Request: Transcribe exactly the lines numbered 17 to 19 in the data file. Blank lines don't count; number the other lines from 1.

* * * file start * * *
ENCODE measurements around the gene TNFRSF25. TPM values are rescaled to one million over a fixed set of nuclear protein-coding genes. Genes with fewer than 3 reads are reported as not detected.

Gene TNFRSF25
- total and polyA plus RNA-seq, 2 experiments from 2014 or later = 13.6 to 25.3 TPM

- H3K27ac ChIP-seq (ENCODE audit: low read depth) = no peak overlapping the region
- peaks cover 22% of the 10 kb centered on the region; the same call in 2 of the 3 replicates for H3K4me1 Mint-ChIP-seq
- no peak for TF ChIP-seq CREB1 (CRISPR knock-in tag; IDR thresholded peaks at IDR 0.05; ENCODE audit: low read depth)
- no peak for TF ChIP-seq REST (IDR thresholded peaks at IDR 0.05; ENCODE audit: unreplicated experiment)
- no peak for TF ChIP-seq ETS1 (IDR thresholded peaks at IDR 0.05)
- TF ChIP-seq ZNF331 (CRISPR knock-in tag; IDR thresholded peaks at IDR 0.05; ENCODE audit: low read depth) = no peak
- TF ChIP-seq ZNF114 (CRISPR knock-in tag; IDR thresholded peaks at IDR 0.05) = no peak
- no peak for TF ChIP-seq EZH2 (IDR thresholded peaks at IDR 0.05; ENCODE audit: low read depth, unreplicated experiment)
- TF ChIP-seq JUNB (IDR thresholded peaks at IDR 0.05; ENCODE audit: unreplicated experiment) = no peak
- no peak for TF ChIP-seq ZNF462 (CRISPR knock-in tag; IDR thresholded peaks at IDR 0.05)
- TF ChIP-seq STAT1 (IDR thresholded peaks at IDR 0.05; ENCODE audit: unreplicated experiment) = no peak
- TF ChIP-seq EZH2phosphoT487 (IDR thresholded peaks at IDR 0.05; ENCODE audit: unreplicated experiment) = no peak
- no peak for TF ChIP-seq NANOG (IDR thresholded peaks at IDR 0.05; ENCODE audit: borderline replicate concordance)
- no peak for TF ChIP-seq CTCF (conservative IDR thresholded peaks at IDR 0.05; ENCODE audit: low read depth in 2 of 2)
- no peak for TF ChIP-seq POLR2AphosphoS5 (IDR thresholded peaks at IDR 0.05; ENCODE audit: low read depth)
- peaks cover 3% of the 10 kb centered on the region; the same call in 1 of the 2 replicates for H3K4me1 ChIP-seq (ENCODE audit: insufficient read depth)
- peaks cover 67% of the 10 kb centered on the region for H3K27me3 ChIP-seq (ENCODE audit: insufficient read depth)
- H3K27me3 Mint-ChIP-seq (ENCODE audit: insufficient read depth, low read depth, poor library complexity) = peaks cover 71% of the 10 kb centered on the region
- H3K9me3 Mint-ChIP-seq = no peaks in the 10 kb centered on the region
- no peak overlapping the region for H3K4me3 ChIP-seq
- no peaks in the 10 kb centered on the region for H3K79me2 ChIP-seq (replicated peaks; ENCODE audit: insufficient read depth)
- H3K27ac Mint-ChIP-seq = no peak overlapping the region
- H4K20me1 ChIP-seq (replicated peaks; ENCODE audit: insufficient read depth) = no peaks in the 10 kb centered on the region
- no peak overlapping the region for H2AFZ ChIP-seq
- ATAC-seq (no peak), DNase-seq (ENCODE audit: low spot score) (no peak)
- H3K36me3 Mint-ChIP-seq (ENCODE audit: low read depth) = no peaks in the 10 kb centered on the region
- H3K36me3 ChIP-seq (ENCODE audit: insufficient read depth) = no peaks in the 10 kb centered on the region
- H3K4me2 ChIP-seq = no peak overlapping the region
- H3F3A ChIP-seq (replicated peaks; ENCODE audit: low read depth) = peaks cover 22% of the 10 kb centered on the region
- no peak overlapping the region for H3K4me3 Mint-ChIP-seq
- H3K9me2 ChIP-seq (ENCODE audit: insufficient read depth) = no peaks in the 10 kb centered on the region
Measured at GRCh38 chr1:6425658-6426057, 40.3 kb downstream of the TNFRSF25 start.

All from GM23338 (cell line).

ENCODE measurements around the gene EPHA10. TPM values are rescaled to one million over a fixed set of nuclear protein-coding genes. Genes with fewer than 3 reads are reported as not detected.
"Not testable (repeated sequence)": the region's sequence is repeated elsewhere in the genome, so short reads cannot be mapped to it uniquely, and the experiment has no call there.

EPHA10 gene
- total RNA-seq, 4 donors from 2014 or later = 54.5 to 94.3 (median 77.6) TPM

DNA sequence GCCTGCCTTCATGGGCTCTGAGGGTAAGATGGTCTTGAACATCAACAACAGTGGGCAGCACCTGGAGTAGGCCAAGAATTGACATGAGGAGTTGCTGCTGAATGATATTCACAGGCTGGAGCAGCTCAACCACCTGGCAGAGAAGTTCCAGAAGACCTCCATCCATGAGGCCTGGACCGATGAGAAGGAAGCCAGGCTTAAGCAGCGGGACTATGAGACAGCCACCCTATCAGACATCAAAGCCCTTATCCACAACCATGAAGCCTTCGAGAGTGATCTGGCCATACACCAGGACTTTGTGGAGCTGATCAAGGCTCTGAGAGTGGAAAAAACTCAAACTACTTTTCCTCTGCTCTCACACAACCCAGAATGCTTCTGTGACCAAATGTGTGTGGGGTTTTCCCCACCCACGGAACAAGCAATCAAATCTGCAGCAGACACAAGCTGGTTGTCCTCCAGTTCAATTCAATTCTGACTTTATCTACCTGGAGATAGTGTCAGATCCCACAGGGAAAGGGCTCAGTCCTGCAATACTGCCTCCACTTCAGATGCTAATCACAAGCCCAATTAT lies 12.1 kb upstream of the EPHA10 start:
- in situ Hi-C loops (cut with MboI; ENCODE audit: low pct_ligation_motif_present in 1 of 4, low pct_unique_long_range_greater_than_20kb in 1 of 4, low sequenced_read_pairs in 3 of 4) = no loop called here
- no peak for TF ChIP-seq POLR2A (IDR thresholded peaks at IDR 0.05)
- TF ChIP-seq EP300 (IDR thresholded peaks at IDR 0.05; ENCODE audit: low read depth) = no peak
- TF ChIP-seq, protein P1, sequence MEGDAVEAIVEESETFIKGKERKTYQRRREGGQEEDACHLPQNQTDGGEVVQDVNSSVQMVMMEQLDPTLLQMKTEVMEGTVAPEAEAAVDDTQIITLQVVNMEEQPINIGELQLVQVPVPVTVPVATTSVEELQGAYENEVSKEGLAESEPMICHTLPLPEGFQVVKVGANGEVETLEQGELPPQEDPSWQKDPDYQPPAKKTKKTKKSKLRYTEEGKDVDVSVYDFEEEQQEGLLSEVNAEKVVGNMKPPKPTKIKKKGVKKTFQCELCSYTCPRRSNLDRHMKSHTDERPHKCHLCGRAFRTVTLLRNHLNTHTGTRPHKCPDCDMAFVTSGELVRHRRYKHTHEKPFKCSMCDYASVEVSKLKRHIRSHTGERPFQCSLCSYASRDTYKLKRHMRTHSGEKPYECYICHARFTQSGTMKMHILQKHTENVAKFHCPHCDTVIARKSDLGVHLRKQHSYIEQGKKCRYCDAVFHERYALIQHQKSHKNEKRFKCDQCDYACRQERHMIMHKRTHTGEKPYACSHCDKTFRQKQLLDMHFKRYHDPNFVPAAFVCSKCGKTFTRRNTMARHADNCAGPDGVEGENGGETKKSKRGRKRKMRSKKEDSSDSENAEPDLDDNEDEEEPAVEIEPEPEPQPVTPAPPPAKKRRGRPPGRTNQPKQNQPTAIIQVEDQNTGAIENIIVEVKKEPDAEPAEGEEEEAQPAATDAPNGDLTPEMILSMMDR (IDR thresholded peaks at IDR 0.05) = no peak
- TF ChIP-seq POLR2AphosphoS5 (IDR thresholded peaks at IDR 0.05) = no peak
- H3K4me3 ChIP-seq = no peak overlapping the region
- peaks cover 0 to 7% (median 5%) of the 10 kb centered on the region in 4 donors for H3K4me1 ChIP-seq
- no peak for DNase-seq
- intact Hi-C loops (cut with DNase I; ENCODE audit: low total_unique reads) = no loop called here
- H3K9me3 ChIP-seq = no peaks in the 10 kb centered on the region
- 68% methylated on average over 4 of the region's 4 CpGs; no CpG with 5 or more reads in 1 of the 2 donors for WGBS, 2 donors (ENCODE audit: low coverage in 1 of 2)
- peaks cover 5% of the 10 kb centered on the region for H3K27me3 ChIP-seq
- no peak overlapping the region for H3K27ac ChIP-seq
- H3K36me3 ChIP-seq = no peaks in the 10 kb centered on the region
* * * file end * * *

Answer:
- no peak for TF ChIP-seq CTCF (conservative IDR thresholded peaks at IDR 0.05; ENCODE audit: low read depth in 2 of 2)
- no peak for TF ChIP-seq POLR2AphosphoS5 (IDR thresholded peaks at IDR 0.05; ENCODE audit: low read depth)
- peaks cover 3% of the 10 kb centered on the region; the same call in 1 of the 2 replicates for H3K4me1 ChIP-seq (ENCODE audit: insufficient read depth)